For the well-to-do Victorian, there were few things more off-putting than a curvy cucumber. Only aesthetically pleasing fruits made it to the table, while crooked cukes would often be tossed to the hogs. Straighter cucumbers also proved to be better fodder for the thin slices that would be slipped into the quintessential royal teatime snack: the cucumber sandwich. But growing straight cucumbers wasn’t always easy. Factors ranging from humidity to poor pollination could cause a young cucurbits to curl.
But one man wasn’t willing to leave the shape of his cukes up to fate. Civil engineer George Stephenson, also known as the “Father of the Railway” for his work with early British locomotives, was also a fervent gardener. He had seen success growing melons, grapes, and pines, but was having difficulty getting his cucumbers to straighten out. Frustrated by their relentless bending, he took matters to his Newcastle factory, where he manufactured the first cucumber straightener.
The device was relatively simple: The straightener was, more or less, a giant glass tube with a small opening at the top. Once the cucumber began to grow, gardeners would slip the vine through the small hole so the cucumber hung vertically inside its huge, phallic, transparent brace.
The straightener gained popularity among upper-class gardeners, and was likely used for cucumber competitions. But they were costly, labor-intensive (each straightener was blown), and perhaps not entirely necessary. Eventually, they were replaced by vertical farming and the less-bendy varietals of cucumbers we use today.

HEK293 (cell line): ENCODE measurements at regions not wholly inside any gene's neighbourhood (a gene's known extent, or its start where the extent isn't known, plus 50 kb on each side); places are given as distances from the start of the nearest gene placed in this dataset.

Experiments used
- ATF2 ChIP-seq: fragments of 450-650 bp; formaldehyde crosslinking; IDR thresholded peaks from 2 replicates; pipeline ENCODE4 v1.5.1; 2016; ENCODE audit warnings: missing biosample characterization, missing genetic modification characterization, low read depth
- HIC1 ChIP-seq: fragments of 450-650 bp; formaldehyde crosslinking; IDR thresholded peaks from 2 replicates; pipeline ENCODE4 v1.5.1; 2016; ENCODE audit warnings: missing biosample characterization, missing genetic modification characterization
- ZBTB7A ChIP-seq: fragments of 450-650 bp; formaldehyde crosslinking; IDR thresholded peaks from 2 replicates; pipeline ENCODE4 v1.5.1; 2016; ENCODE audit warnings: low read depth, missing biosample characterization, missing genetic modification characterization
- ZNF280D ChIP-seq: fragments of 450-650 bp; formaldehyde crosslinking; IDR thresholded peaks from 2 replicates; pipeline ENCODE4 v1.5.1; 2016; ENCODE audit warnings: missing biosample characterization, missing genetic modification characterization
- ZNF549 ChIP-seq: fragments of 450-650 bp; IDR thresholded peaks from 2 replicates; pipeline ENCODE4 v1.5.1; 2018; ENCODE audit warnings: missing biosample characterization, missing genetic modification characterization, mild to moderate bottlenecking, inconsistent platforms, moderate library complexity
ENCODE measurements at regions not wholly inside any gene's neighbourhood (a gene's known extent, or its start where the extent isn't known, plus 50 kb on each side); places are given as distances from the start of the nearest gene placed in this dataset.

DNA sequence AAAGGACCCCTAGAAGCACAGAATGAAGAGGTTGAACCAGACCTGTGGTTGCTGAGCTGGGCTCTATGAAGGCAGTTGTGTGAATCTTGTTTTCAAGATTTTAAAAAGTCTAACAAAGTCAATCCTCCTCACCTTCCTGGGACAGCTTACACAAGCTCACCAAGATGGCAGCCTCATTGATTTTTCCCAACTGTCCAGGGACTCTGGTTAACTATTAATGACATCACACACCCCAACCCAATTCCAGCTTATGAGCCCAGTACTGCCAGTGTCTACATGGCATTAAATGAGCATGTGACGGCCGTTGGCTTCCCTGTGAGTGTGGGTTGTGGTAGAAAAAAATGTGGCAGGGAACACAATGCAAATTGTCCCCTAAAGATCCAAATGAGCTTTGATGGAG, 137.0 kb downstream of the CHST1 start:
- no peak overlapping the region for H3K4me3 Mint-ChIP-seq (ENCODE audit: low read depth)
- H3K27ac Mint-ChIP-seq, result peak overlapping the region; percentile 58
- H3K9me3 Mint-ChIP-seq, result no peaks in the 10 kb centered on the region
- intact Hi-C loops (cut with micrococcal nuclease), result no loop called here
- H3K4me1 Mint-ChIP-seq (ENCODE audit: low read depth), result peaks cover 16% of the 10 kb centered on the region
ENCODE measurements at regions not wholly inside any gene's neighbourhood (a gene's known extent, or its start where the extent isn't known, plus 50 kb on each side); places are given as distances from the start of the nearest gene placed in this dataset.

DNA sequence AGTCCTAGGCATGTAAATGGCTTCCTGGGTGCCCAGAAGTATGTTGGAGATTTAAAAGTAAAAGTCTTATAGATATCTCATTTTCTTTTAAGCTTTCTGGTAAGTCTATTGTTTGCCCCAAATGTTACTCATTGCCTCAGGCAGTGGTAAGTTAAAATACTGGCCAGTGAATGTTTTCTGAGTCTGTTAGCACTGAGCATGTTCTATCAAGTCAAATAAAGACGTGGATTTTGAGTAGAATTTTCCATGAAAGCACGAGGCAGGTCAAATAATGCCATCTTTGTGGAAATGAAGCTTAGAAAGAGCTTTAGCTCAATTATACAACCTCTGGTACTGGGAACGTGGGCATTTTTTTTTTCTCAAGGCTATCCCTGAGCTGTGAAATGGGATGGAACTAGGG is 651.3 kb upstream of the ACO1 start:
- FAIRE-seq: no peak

Though cucumber straighteners may have disappeared, the craving for uncurving cukes has not. Until 2008, European Union regulations required all Class I cucumbers sold to be “practically straight,” and “bent with a gradient of no more than 1/10.”
Need to Know
You likely won't find cucumber straighteners swinging from trellises across England anymore. To meet one in person, your best bet is to look for gardening museums, or private collections such as Mark Morrison's Private Gallery of Vintage Garden Tools in Dutchess County, New York.
Try It on an Atlas Obscura Trip
Folklore and Magic of Southern England
Mythical castles and ancient witchcraft, ecological biomes and fairy-tale forests, sea tractors and flaming tar barrels—all this awaits you on our one-of-a-kind exploration of southern England's historic haunts and eccentric traditions.